This Act amends the Reserve Bank Act 1989 to deem the Reserve Bank responsible for the formulation of monetary policy, not only to maintain stability in the general level of prices, but also towards supporting maximum sustainable employment. Further, the Act creates a monetary policy committee for formulating monetary policy. The committee would comprise of the Governor of the Reserve Bank, the Deputy Governor, and a number employees of the Bank and a number of non-employees to be appointed. The Minister of Finance will be responsible for creating a new instrument called the remit, which replaces the Policy Targets Agreement and would set out the operational objectives for monetary policy to be taken into account by the monetary policy committee. The charter imposes various requirements relating to accountability, decision-making procedures and transparency.

Social Workers Registration Legislation Act 2019
This Act makes a number of amendments to the Social Workers Registration Act 2003. The Act makes registration mandatory for social workers, within two years of the changes becoming law. Whether a person is a "social worker" depends on their area of practice, competencies, responsibilities and qualifications. In addition to requiring social workers to register, the Act requires employers to report allegations of serious misconduct by social workers and promotes ongoing professional development by social workers.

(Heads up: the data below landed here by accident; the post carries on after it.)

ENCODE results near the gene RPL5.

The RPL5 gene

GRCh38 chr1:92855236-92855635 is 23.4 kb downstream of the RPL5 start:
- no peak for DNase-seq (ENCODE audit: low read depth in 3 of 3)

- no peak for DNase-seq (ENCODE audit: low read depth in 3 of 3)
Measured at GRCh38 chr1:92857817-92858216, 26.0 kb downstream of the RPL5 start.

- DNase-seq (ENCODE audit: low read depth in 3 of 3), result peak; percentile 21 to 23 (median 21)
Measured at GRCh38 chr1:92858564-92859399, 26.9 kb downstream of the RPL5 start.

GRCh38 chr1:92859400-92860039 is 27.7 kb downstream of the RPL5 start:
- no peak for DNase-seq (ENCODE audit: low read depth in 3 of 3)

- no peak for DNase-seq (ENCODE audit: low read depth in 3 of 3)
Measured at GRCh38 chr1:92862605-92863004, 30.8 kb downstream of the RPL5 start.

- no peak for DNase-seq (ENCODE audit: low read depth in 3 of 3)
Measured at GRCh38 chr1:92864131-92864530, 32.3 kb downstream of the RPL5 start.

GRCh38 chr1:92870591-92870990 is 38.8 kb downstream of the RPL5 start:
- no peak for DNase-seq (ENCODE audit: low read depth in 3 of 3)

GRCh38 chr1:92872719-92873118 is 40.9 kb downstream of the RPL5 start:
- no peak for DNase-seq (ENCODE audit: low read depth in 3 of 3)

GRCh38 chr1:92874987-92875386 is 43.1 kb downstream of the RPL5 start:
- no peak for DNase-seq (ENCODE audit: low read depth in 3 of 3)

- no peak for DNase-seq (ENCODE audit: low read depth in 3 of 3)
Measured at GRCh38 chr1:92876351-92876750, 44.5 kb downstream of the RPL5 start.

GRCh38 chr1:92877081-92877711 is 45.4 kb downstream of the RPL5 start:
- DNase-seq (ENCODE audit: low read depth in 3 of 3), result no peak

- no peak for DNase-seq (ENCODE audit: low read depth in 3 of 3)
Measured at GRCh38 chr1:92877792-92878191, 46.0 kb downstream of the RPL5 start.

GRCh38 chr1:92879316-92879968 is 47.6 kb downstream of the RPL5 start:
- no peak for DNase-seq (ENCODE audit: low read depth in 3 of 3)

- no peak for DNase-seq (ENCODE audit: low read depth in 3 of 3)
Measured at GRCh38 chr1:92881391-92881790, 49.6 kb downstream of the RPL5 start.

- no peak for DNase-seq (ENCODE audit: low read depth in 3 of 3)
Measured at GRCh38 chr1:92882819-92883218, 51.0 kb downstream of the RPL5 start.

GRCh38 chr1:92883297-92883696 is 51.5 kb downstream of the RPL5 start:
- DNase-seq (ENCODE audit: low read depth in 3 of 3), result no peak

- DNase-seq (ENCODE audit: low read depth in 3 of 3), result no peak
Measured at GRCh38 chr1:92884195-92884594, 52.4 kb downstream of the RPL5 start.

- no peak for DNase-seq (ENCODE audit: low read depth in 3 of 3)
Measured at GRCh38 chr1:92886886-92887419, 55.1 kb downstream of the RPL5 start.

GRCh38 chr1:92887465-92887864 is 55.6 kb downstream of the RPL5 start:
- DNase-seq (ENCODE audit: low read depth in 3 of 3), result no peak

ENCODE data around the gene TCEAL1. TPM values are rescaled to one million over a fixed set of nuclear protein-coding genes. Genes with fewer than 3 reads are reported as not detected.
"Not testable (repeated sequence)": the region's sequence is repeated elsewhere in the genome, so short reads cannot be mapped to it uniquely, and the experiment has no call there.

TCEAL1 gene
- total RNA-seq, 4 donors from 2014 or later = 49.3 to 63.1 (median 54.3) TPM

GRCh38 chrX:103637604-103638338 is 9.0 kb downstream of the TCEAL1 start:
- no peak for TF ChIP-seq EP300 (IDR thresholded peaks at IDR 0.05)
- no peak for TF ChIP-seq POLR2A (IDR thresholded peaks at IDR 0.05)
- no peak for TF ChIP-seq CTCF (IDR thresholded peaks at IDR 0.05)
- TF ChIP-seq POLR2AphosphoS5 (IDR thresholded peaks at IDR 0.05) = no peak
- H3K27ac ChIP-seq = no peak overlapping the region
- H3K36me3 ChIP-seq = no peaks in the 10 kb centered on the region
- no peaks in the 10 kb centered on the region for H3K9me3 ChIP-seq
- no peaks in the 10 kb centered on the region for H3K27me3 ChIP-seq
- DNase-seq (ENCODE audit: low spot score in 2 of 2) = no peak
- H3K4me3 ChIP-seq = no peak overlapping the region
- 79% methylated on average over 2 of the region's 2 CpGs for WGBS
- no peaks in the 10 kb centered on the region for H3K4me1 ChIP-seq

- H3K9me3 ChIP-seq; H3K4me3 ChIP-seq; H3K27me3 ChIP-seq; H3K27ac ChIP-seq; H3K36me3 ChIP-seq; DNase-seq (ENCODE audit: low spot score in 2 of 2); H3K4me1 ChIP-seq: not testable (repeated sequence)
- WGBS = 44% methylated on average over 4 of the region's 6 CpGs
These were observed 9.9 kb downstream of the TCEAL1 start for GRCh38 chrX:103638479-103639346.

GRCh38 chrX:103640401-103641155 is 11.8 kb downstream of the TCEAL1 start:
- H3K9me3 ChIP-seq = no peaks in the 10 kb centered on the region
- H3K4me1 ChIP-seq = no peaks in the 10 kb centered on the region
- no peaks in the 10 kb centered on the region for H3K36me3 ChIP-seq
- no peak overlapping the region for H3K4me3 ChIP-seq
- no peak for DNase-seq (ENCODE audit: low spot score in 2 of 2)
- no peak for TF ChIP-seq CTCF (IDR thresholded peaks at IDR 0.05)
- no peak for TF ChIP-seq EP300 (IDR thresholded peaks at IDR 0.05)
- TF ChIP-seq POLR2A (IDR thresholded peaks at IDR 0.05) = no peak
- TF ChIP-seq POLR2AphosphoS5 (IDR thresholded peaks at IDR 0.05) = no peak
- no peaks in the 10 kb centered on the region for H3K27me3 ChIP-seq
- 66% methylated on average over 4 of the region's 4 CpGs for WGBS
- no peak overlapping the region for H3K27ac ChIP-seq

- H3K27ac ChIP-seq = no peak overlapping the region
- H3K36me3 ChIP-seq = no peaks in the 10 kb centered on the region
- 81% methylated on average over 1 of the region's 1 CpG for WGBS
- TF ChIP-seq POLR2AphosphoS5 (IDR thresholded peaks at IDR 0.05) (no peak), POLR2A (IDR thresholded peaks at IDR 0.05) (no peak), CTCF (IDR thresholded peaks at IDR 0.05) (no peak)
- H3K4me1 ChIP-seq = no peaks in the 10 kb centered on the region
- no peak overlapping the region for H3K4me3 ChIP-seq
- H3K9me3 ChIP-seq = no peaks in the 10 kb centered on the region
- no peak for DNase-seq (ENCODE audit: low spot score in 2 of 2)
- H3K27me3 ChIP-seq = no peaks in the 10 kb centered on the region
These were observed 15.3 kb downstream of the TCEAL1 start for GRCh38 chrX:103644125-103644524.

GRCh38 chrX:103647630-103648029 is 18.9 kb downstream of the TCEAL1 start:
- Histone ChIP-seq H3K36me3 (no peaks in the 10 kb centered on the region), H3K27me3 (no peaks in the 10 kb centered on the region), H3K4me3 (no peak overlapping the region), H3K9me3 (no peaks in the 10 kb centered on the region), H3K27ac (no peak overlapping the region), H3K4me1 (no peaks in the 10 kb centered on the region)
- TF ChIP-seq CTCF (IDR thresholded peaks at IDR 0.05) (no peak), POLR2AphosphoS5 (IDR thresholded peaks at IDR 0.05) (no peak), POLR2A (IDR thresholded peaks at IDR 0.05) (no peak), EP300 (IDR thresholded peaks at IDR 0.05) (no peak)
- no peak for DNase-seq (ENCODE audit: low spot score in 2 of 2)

The Act's changes are intended to "provide greater protections for children and their whanau who often require support of social workers at very vulnerable times in their lives", according to the Minister for Social Development, Hon Carmel Sepuloni. 

Subordinate Legislation Confirmation Act (No 2) 2018
This Act confirms certain confirmable instruments and annual confirmable instruments, including regulations and orders made under the Animal Products Act 1999, Antarctica (Environmental Protection) Act 1994, Biosecurity Act 1993, Commodity Levies Act 1990, Customs and Excise 1996, New Zealand Superannuation and Retirement Income Act 2001, Social Security Act 1964, and Tariff Act 1988.

Tasman District Council (Waimea Water Augmentation Scheme) Act 2018